This 1950’s ranch had been remodeled in the 1980’s but didn’t serve the needs of the young family of 4 who had moved in. An existing galley kitchen and large eat in area did not allow for the needed work-space or storage. The floor plan also did not create organized traffic flow from the private to the public areas of the home. With the recent additional to the family, an additional bedroom was also needed.
- Traffic flow was creating the biggest challenge to a functional kitchen space
- Once the 3rd bedroom was laid out, it was decided that the patio door needed to be relocated to the existing dining room creating a different traffic pattern and wall space to layout the new kitchen
- The wall between the dining room and kitchen was opened and a wing wall was removed behind the original range location
- These floor plan changes were minor construction changes compared to the impact of the new kitchen space
- The existing appliances were reused to help with the budget but all relocated to create a more efficient work area
- A large window was also added over the kitchen sink area to view the children at play in the backyard.
The family eats many fresh fruits and vegetables all year long however they take up valuable counter-top space.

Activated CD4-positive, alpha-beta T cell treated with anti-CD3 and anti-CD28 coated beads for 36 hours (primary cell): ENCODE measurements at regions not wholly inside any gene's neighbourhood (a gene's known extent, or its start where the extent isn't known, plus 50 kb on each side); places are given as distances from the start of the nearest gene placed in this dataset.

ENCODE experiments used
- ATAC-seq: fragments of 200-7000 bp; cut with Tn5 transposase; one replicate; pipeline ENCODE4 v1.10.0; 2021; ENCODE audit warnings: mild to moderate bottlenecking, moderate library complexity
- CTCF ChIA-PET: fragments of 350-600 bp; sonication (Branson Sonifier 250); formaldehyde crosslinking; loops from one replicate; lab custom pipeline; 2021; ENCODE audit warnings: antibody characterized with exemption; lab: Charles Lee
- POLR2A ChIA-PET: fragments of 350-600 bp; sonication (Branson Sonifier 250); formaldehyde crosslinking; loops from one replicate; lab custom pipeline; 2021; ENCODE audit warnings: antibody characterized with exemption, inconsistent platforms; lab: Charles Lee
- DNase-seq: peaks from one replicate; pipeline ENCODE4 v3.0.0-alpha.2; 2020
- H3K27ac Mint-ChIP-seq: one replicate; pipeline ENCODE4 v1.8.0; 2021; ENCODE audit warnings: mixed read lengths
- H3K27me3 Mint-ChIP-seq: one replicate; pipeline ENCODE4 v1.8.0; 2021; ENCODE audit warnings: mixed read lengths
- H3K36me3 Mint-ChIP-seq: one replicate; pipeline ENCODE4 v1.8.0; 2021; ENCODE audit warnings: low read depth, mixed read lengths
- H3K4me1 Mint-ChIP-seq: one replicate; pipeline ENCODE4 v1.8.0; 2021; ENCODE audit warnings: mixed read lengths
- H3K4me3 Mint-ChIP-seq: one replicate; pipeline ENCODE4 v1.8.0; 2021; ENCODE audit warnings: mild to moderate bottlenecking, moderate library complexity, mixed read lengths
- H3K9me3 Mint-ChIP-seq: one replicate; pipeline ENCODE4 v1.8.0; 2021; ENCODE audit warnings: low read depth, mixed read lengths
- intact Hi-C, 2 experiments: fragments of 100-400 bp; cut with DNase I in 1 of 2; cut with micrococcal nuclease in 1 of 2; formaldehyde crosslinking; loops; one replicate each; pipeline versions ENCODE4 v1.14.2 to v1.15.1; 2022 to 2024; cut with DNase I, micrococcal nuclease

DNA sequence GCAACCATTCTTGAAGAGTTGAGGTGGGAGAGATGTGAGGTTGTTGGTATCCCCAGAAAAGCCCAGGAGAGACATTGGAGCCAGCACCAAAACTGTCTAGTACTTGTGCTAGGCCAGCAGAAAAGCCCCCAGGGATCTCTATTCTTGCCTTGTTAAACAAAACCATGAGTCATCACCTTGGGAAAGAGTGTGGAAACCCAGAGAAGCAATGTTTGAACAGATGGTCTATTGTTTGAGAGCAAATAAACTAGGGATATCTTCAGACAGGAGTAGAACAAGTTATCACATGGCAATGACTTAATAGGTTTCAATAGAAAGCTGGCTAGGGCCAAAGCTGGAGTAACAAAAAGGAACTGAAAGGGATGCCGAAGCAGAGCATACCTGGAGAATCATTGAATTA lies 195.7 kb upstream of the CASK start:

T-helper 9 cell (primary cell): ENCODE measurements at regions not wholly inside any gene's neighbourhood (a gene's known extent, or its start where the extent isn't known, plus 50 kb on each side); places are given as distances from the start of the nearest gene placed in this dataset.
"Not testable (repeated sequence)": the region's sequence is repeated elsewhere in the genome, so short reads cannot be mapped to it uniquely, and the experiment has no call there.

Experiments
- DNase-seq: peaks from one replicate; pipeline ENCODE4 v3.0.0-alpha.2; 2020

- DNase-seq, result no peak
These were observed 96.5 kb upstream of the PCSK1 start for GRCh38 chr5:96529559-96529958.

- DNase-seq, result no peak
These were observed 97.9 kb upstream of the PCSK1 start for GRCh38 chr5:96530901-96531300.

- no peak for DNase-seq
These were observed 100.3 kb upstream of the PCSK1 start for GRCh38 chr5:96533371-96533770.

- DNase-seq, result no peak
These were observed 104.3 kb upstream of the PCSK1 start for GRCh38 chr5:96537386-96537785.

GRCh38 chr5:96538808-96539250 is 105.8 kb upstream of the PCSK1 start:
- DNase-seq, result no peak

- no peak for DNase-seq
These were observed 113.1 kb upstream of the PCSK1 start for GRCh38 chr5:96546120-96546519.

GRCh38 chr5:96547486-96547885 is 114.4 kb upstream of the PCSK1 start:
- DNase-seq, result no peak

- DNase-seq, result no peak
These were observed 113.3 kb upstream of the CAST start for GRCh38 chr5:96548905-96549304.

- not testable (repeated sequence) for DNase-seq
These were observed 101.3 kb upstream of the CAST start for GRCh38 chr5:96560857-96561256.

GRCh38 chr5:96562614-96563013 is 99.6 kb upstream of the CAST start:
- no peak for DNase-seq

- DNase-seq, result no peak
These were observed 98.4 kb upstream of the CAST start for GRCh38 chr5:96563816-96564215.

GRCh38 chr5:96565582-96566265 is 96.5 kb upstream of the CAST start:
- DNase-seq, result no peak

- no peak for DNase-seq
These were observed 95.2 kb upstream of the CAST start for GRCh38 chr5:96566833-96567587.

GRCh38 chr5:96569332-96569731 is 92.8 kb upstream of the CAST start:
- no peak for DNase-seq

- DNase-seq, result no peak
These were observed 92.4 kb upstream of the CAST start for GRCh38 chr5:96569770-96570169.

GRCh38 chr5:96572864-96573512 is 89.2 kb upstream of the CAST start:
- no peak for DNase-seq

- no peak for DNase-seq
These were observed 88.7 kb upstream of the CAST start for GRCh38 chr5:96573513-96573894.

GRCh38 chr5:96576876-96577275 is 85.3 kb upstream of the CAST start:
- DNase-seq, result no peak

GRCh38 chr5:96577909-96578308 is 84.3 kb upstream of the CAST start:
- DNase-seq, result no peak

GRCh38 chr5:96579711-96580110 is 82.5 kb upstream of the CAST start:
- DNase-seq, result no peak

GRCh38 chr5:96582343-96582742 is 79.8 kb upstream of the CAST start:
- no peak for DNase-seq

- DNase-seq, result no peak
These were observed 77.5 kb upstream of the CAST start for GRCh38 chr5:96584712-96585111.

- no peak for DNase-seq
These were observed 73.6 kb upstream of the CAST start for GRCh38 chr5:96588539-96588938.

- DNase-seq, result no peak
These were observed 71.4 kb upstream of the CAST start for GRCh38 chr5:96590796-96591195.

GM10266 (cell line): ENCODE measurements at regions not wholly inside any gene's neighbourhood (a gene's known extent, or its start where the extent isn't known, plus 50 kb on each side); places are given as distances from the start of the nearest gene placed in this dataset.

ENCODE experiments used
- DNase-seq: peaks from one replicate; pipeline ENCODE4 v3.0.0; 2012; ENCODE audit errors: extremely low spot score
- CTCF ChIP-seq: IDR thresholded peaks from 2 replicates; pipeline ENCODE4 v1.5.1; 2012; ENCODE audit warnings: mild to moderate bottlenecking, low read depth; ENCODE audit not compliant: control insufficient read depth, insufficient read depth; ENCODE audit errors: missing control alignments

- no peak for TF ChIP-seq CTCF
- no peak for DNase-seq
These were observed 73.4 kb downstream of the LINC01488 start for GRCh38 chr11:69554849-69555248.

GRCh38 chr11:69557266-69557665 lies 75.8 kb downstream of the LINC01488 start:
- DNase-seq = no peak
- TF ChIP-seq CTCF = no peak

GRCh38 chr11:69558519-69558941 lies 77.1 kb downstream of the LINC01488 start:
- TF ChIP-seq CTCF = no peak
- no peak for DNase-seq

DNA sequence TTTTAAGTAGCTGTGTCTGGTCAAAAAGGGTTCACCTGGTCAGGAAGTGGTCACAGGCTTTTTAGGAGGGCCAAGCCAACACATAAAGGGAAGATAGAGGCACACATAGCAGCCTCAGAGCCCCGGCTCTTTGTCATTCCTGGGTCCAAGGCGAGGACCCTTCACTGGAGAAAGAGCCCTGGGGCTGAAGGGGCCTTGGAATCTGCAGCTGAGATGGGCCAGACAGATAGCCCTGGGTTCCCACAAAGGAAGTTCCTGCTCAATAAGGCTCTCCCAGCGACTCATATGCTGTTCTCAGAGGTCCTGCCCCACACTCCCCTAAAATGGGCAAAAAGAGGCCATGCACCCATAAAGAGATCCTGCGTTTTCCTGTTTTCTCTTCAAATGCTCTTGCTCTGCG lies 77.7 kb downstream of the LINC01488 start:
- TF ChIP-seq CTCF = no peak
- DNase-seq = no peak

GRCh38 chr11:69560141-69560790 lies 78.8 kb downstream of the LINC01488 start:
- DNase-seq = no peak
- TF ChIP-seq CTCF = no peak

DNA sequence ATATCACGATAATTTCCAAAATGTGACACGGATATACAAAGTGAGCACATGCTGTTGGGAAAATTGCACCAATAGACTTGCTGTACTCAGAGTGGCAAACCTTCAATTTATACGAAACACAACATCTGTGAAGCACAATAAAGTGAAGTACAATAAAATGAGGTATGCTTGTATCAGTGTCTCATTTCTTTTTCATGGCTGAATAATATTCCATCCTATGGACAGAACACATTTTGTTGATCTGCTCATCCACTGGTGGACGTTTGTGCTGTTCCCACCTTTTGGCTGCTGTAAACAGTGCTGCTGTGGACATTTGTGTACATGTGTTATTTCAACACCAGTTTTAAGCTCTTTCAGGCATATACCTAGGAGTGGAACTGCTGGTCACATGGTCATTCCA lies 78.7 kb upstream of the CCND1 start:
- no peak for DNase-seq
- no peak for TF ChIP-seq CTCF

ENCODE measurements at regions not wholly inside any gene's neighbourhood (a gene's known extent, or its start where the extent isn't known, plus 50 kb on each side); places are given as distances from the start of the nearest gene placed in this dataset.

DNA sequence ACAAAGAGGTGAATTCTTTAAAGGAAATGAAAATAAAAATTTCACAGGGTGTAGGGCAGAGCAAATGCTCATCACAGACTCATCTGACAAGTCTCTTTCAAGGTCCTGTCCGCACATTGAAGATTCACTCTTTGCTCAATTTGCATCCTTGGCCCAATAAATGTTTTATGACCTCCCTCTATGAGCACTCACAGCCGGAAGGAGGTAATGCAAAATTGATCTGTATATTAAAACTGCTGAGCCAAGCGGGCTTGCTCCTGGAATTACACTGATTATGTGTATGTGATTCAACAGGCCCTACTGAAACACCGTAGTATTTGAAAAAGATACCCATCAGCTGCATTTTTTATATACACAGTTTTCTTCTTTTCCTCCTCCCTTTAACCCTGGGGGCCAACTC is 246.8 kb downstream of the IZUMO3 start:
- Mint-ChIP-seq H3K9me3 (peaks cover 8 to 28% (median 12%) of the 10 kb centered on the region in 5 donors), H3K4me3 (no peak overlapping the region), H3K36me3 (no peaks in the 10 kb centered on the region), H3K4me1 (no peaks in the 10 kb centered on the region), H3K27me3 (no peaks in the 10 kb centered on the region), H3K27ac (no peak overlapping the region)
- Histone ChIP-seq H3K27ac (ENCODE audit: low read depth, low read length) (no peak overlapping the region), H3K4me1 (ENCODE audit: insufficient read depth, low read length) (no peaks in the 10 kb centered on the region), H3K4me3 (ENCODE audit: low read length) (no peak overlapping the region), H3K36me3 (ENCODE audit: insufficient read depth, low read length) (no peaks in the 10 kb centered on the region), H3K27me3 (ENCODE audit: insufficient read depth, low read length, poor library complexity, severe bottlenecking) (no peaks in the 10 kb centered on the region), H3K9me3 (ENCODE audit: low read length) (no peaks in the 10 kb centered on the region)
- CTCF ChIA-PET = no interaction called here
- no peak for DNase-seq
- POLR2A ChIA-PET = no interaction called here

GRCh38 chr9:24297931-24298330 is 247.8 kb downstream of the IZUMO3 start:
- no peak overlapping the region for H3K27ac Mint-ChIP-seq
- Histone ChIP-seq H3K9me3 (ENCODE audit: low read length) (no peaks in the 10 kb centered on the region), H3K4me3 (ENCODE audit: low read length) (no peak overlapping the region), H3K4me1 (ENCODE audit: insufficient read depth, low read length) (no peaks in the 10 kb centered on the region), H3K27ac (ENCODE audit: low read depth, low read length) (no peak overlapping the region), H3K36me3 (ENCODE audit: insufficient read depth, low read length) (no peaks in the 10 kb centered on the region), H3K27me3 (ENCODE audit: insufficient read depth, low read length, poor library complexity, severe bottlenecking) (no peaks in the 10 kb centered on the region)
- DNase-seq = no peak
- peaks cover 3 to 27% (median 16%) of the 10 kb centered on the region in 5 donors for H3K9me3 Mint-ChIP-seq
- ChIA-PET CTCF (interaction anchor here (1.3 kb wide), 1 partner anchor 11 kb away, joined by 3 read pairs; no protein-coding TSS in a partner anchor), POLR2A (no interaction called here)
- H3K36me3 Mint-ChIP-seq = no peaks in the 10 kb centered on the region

- A shelf was designed into the cabinetry as open storage reclaiming the counter-top for work space
- A secondary prep sink was also added closer to the fresh fruit and vegetable area and a cover from matching solid surface counter-top material was fabricated to make it an optional use
- Storage for a wireless printer was accommodated in the 18”deep tall cabinet to the left of the refrigerator, and the 12”deep tall cabinet near the range was wired to allow for cell phone chargers to be hidden
After the floor plan had been revised, the cabinet selection began with the choice of frame-less cabinets to capture additional interior storage space.
- The soffits were removed and the wall cabinets were taken to the ceiling adding storage and visually expanding the ceiling
- A slab door style was selected for the bases and talls to compliment the simple lines of the 1950’s architecture, but a visual interest was added by using a contrasting shaker door style on the wall cabinets
- Frosted glass inserts were also selected to add another texture and break up the repetition of the wall cabinets
- An accent of color, in this otherwise monochromatic space, can be found in the glass subway tile back-splash that was selected to match the homeowner’s dishes and living room color palette